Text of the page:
International Politics BSc
Placement Offered This course has a Professional Development option.
- Course Content
- Special Features
- Teaching & Assessment
- Entry Criteria
About the Course
This degree focuses on politics in an international context. As well as providing a foundation in the approaches to, and theories of, politics and international relations, the programme will develop your understanding of the importance of politics in a globalising and integrating world.
This degree is designed to enable you to study international affairs in their political and historical contexts.
Studying Politics enables students to address critical political questions, such as: Who has political power? Why do they have it? To whom are they accountable? In whose interest do they exercise it? What is globalisation? Is violent protest ever justified?
Admissions and Course Enquiries
Web: Admissions Enquiries Information
Tel (before application): +44 (0)1895 265599 (Course Enquiries)
Tel (after application): +44 (0)1895 265265 (Admissions Office)
Contact Admissions or Course Enquiries Online
Admissions Tutor: Dr Martin Hansen
You take a number of prescribed ‘core’ modules combined with a number of optional modules at Levels 2 and 3. At Level 3, you will also have the opportunity to pursue your particular interests in researching and writing your major project.
Please note that module availability is subject to change.
Level 1 Core
- Central Themes in Political Thought
- History, Memory and Culture in Europe since 1789
- Introduction to American Politics
- Introduction to World Politics
- Political Science Methods
- The Making of the Modern World
- Comparative Politics
- International Relations
- Total War in the Modern Era
- US Foreign Policy from World War II to the end of the Cold War
- Asia-Pacific International Relations: Modern East-West Encounters
- Democracy and Democratisation
- Issues in American Politics
- Slavery and Abolition in the Atlantic World
- The Holocaust
- European Union Politics: Problems and Prospects
- Globalisation and Governance
- Empire, Imperialism and Hegemony
- History, Travel and the Sea
- India and the World: the International Relations of a Rising Power
- Intelligence and National Security
- Media, Power and Politics in America
- Marx and Marxism
- Parties and Voters in the UK
- Rethinking Modern Europe: Borders, Nations and Identities since 1850
- Theory and Practice of Cultural Diversity
- The Arab-Israeli Conflict
- The History and Politics of Heritage
- The Second World War
Students produce a 12,000 word dissertation on a subject of their choice. This major piece of work, undertaken with the support and supervision of a dissertation tutor, will give you a valuable opportunity to demonstrate research and writing skills. It is written on a subject relevant to your particular course of study and may well relate to your future career plans.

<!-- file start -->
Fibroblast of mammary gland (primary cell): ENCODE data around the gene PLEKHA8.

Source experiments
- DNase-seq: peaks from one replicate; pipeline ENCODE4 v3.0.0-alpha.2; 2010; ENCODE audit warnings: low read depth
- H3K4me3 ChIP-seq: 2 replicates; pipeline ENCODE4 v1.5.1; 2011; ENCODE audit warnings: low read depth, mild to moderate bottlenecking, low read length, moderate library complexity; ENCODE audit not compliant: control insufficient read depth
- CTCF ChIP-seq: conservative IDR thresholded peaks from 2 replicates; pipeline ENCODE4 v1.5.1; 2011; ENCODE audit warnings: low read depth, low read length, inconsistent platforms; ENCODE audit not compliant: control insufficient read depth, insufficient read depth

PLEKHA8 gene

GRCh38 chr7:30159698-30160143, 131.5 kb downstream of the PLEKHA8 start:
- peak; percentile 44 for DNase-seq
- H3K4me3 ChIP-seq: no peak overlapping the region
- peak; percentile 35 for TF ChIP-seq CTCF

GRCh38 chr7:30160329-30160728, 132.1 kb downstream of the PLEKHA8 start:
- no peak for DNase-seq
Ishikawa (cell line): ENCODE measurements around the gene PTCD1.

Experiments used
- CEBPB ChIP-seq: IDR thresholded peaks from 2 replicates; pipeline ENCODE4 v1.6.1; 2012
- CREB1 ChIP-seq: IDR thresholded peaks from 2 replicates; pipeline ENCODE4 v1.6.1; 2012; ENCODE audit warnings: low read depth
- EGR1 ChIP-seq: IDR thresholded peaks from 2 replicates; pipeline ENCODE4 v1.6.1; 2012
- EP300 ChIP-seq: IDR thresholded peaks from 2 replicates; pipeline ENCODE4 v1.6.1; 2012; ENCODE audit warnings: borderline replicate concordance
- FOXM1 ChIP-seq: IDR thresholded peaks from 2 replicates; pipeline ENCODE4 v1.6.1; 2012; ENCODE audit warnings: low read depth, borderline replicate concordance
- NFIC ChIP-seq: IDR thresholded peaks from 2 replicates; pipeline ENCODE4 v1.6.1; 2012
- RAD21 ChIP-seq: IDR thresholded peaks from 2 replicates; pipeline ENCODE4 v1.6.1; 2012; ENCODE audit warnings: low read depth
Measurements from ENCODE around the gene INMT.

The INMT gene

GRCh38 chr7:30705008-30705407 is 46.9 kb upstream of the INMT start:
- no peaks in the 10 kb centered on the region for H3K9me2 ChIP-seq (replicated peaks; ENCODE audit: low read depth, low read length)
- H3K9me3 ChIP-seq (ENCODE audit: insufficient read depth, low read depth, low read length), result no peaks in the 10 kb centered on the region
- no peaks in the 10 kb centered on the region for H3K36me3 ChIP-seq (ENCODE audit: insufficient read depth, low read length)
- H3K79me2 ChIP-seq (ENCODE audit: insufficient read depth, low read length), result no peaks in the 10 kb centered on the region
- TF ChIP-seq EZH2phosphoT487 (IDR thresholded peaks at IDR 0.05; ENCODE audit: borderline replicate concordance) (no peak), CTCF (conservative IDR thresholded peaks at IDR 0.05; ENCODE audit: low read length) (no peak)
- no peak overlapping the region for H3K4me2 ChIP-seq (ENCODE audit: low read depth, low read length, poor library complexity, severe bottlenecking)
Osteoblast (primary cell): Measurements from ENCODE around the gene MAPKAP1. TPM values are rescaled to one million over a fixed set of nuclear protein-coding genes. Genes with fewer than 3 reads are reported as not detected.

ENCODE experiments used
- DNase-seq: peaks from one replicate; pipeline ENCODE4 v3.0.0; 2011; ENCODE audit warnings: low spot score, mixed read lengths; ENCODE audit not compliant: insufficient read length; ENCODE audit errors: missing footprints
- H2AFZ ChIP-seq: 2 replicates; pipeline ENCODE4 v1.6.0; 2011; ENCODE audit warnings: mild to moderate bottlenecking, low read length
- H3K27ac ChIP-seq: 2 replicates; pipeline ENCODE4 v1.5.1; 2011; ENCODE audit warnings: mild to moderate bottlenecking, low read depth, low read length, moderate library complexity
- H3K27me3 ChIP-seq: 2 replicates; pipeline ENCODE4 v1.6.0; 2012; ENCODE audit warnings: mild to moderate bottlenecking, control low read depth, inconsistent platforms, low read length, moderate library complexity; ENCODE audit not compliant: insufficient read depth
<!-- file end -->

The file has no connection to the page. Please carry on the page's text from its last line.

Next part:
Our courses are designed and taught by experts in the fields of politics, international relations, social policy and contemporary history who have been nationally and internationally recognised for the excellence of their research.
- You have good access to some the best research facilities in the UK, and Westminster and Whitehall are within easy reach.
- You have the chance to spend a period of study in New York, Rennes, Stuttgart, Cyprus or Helsinki through our student exchange programme.
- We have good links with key political figures and institutions.
- · Brunel Politics is ranked first in the UK for student satisfaction and 96% of students were satisfied with their course
As well as offering students some of the best teaching in our subject areas, we are committed to helping you progress confidently through the levels of your degree programme. To achieve this, we devote as much care to your initiation into higher education, both by entry-level courses and study skills teaching, as to the completion of your learning at Level 3.
By your final year, therefore, you will be in a position to benefit from the specialist research-led courses and will be prepared for the research and writing involved in your dissertation.
Students are encouraged to use the University’s exchange scheme with the State University of New York at Brockport (which includes the opportunity to do a work placement in Washington or Albany).
You will have the opportunity to study abroad at one of a number of European universities and an exchange programme is also offered in China.
How will I be taught?
Modules are generally taught by a mixture of lectures and seminars. Depending on its credit-rating, you can expect to have one or two hours of lectures per week for each module and a one-hour seminar each week or fortnight.
The bulk of every student’s work, however, will undoubtedly consist of private study. On average this should absorb approximately 25 to 30 hours of your life each week.
Lectures – These provide a broad overview of key themes and ideas relating to your course and provide you with a framework from which to carry out more in-depth study.
Seminars – These relatively small groups are used for subjects where the lecture material is examined in more detail, and theoretical concepts are analysed and applied in specific contexts. Seminars provide students with an opportunity for discussion, argument and the development of presentational skills.